The Smithsonian’s National Museum of African American History and Culture is commemorating the 100th anniversary of the “Tulsa Race Massacre of 1921” with a series of events exploring the widespread impact the carnage had on the Tulsa community and the nation.
Among the list of scheduled activities is a June 1 moment of reflection at noon, recalling the massacre’s final day and for which residents of the Greenwood community will be able to share thoughts about their thoughts on the violence that claimed the lives of nearly 300 people, Smithsonian said in a statement.
“With this observance of the Tulsa Massacre Centennial, the museum seeks to memorialize those who died and honor those who helped rebuild the Greenwood community after the massacre,” said Kevin Young, the Andrew W. Mellon director of the Smithsonian’s NMAAHC. “These were people who suffered tremendous losses yet rebuilt their community and their businesses with hope for a better future. Through the lens of Tulsa, we will continue to explore the history and the impact of racial violence in the United States and the power of reckoning, resilience, and reconciliation.”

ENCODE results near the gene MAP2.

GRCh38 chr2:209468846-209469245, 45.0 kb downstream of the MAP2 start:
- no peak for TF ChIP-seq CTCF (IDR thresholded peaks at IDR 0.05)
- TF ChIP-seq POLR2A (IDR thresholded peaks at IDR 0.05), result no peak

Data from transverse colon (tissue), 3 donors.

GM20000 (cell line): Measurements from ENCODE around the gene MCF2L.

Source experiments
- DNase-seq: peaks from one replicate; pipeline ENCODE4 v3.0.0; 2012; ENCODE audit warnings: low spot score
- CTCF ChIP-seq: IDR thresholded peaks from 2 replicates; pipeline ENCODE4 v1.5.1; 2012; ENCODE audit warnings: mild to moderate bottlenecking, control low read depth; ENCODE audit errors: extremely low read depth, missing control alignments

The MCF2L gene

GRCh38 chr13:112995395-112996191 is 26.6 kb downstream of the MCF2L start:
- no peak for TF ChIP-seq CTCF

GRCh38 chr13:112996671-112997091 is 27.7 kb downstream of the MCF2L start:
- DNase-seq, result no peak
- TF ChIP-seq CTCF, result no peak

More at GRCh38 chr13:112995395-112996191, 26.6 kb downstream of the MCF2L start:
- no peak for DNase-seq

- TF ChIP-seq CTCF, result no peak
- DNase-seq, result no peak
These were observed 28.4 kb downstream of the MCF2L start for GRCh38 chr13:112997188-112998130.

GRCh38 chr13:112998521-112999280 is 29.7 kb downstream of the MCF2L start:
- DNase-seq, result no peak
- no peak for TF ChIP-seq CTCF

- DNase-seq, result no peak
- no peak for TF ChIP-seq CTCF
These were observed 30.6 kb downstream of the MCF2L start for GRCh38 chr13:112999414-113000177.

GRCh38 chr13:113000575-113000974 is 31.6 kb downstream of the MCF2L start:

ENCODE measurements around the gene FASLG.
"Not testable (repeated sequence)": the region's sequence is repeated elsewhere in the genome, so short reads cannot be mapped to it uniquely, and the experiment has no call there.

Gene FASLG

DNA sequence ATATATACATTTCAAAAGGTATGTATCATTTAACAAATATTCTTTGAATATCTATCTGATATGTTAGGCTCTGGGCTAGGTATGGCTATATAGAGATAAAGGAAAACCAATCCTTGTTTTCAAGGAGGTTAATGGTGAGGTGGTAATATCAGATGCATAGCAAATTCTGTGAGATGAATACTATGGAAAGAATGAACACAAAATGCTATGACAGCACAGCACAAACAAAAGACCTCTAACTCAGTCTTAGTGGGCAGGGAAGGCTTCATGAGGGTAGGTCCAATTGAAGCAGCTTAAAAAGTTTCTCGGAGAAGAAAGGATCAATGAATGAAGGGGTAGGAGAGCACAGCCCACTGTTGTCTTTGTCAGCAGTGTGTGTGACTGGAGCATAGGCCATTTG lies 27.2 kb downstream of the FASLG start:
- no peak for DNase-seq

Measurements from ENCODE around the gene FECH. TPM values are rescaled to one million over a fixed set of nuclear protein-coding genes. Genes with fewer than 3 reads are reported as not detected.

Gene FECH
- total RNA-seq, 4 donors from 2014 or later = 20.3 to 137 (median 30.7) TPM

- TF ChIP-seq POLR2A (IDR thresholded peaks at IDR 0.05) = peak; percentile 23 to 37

In addition to the loss of life and homelessness that evolved, the thriving Black business district, known then as “Black Wall Street,” lost scores of businesses ranging from banks, hotels and department stores to movie theaters, skating rinks and restaurants.
None of the white perpetrators of the Tulsa Race Massacre were ever arrested.
The public can participate using the hashtag #Tulsa100.